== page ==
Australian gun ban, California Gun Law, Causal Evidence, Defensive Gun Uses, DGUs, Gun Crime Rates, Homicide rates, International Gun Homicide Data, James Jacobs, John Lott, Reasonable Regulation, Right to Bear Arms, San Bernadino Attack, Second Amendment
The terrorist attack this week in San Bernadino is not a rational argument for gun control. The anti-gun left has fixated on the tragedy for the wrong reason: to push their agenda to compromise gun rights. This topic was not prominent in the commentary after the recent massacre in Paris. That might be because France has strict gun laws that did not stop the terrorists. Similarly, the guns used in the San Bernardino attack were acquired legally despite the fact that California law requires background checks and bans so-called “assault weapons”.
President Obama’s ridiculous claim that mass shootings are an experience known only in the U.S. is obviously false (and see here). In fact, the barrage of misinformation regarding growth in mass shootings in the U.S. is based on severely distorted definitions.
Furthermore, there is no causal evidence that imposing stronger gun prohibitions reduces homicides and violent crime rates, and much evidence to the contrary. See this interesting 2007 study in the Harvard Journal of Law and Public Policy, “Would Banning Firearms Reduce Murder and Suicide?” And NYU Law Professor James Jacobs’ adds his thoughts on the inefficacy of gun control.
A compelling reason to reject the anti-gun narrative is that gun violence has been declining for years, despite continuing increases in gun ownership. That makes sense given the value of gun ownership as a crime deterrent. Even relatively conservative estimates of defensive gun uses (DGUs) put their number above, even far above, statistics on gun crime, and deterrence is an additional benefit over and above actual DGUs. Gun prohibition is often counterproductive because it forecloses the opportunity for deterrence and DGUs, much as signs announcing “gun-free zones” offer effective advertising for soft targets.
International comparisons of homicide rates and gun death rates which purport to show that the U.S. ranks poorly are distorted along several lines, but one glaring reason is that European governments exclude terrorist killings while the U.S. does not. Furthermore, reports of U.S. murder rates relative to other “developed” or “advanced” countries often involve arbitrary definitions that tend to distort the comparisons.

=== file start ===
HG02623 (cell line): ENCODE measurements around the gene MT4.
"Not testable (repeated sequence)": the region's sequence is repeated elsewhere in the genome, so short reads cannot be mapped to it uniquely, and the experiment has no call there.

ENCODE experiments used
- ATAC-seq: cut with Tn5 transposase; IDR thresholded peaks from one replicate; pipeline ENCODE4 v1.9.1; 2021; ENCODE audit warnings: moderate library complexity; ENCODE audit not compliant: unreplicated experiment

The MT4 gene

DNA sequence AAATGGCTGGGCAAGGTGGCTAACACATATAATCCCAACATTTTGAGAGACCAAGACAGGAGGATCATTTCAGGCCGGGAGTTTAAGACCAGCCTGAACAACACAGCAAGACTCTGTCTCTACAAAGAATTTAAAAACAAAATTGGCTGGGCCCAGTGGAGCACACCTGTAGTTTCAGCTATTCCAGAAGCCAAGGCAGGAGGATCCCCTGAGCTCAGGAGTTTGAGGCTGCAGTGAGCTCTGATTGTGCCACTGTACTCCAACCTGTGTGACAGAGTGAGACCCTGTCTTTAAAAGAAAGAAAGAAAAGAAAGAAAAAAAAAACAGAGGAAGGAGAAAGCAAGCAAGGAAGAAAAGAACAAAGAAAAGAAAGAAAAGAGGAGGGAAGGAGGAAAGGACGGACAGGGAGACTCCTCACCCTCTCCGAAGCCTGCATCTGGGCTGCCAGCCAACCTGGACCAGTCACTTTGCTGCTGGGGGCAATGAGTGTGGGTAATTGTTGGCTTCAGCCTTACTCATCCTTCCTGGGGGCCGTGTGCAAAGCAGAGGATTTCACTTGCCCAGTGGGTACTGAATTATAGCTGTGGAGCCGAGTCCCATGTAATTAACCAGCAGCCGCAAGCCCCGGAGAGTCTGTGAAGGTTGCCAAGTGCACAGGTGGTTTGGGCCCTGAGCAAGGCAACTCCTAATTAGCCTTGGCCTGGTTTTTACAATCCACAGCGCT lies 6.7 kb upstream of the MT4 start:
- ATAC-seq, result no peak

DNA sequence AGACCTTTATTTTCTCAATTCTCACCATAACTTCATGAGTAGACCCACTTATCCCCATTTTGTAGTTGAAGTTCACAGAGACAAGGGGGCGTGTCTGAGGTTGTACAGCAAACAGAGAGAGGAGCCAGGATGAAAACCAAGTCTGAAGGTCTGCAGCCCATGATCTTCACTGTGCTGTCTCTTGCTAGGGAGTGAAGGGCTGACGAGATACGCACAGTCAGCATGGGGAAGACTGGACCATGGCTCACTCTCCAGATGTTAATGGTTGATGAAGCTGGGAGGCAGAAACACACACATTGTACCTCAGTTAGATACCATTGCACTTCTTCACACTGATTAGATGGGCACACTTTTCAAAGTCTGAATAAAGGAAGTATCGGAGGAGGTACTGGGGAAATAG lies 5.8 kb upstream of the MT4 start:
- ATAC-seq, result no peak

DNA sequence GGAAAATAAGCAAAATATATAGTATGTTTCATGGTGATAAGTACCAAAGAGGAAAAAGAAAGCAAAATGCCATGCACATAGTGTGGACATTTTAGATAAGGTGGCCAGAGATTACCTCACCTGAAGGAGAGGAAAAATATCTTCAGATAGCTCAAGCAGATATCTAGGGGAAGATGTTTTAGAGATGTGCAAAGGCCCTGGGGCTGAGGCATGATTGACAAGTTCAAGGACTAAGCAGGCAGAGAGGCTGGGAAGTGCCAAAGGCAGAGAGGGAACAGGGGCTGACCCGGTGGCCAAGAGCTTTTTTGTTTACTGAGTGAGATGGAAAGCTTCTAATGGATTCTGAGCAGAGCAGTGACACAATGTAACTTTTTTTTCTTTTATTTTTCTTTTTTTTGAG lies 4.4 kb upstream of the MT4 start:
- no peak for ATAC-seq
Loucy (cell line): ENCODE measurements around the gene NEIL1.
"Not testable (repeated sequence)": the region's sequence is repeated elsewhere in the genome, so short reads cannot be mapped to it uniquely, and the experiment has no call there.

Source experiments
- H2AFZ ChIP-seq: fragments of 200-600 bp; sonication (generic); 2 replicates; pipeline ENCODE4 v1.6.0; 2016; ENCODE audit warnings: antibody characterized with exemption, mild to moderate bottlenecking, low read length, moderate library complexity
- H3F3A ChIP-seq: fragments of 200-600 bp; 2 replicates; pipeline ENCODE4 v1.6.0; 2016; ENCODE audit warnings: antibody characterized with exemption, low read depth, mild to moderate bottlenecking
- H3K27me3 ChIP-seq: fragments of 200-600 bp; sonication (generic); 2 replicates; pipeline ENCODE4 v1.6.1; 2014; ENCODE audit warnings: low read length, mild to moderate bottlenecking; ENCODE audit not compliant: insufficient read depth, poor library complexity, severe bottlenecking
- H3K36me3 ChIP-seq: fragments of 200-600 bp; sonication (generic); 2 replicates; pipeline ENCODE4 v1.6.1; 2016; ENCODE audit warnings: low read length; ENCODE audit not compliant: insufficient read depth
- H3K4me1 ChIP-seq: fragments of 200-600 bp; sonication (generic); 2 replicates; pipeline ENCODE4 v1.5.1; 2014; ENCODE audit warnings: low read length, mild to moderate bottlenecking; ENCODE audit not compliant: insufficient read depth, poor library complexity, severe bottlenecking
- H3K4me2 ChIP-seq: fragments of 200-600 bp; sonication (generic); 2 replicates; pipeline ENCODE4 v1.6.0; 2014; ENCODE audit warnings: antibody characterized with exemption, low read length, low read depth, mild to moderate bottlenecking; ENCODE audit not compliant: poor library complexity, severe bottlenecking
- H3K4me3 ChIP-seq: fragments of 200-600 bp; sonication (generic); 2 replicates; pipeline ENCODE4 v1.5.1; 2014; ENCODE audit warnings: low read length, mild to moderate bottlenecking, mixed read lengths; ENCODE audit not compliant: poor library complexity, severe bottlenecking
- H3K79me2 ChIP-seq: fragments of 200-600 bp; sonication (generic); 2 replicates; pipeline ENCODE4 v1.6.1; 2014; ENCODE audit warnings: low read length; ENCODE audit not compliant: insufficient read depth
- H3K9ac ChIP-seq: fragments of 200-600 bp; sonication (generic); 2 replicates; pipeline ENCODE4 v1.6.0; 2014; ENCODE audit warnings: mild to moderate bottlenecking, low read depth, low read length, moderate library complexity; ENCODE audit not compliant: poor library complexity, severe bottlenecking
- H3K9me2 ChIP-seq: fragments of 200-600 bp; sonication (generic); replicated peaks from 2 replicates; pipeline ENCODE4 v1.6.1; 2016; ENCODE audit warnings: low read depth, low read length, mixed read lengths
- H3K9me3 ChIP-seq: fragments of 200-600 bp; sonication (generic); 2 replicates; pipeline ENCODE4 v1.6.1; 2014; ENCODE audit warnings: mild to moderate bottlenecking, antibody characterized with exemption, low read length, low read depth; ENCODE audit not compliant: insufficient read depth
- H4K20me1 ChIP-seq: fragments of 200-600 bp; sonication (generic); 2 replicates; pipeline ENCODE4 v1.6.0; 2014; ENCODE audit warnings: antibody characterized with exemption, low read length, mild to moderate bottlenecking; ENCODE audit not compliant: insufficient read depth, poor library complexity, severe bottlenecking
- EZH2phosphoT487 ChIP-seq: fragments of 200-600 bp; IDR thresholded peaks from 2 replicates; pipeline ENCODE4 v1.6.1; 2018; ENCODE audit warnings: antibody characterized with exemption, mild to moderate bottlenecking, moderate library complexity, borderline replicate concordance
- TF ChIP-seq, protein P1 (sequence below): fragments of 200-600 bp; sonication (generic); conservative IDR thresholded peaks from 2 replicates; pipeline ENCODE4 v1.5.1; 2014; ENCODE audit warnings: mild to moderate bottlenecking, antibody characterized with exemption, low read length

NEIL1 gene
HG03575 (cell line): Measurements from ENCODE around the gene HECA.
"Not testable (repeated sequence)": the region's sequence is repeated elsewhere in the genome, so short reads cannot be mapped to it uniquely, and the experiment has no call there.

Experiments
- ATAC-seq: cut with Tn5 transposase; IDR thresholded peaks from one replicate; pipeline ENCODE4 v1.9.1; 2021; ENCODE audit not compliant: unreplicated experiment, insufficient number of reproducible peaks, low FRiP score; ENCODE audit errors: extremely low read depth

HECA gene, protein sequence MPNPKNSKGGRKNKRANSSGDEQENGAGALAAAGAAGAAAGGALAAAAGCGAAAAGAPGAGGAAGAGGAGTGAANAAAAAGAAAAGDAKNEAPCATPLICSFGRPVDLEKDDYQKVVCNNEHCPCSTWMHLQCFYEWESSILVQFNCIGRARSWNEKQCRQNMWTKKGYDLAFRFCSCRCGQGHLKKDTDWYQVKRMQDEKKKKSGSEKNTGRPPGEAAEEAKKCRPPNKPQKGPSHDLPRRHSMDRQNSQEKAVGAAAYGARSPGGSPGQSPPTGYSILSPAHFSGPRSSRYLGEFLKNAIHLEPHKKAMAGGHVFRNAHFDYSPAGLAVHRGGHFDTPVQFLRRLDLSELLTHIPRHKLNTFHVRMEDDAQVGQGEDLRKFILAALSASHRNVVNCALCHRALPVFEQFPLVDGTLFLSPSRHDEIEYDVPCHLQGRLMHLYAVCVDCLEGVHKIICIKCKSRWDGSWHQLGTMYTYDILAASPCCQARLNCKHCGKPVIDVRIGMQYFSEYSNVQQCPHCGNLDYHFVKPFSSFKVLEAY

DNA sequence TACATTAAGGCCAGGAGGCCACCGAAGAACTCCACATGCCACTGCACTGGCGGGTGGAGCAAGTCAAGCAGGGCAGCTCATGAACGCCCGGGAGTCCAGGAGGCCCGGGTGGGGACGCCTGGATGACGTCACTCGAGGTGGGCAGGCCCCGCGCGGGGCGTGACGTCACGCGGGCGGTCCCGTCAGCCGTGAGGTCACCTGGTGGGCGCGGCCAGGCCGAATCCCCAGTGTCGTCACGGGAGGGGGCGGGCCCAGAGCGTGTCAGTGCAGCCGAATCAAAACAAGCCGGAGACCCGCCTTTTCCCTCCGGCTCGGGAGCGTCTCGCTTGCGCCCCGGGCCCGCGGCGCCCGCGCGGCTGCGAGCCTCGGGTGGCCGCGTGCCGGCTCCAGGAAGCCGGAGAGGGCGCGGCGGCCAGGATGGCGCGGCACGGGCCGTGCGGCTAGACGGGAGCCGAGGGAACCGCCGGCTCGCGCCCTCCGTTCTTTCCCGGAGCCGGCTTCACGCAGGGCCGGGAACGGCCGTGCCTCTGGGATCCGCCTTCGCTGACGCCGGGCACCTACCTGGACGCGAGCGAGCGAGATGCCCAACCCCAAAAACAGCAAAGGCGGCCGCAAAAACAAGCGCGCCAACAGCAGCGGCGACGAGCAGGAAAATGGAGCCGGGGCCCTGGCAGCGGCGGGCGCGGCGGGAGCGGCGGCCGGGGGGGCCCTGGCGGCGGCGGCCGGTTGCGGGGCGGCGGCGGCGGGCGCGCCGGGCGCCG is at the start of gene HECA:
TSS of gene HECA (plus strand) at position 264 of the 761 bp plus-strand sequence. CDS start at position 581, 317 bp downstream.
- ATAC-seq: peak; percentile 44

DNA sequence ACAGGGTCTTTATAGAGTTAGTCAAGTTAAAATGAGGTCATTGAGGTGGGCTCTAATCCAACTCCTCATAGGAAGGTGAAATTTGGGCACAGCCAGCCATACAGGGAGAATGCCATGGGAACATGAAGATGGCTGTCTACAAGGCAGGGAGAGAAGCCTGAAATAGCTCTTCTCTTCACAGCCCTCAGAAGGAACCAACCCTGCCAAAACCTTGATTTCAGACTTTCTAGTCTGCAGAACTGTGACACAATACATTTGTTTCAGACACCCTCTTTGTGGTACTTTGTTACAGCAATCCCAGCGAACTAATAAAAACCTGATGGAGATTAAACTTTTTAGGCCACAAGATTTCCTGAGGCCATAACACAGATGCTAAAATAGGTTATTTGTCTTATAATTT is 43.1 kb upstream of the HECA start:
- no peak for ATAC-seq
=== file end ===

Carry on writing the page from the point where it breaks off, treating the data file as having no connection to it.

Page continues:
Australia has been adopted as something of a poster child on social media for the purported success of their gun “ban” (which was not really a ban at all). The results have been greatly exaggerated. In fact, “success” is a poor choice of words. Here are a few notes on Australian homicide rates after the gun “ban”. The video here is also illuminating, and the following link has more information on the “Australian Gun Ban Conceit“.
Finally, as the New York Times and other outlets have inadvertently demonstrated, the anti-gun argument rests on a poor understanding of constitutional principles. The Times states that “No right is unlimited and immune from reasonable regulation.” That is a testament in support of tyranny, and it is false under any conception of natural rights. The statement is either a complete misunderstanding of the intent of the U.S. Constitution or an open call to rip it to shreds. The Constitution is clear in establishing limits on government power and in leaving nearly all individual rights presumed and unenumerated. However, it clearly establishes the right to bear arms because the nation’s founders considered the right of self-defense against aggression so fundamental, including defense against aggression by a tyrannical state.
Note: the title of this post includes a post from Glenn Reynolds.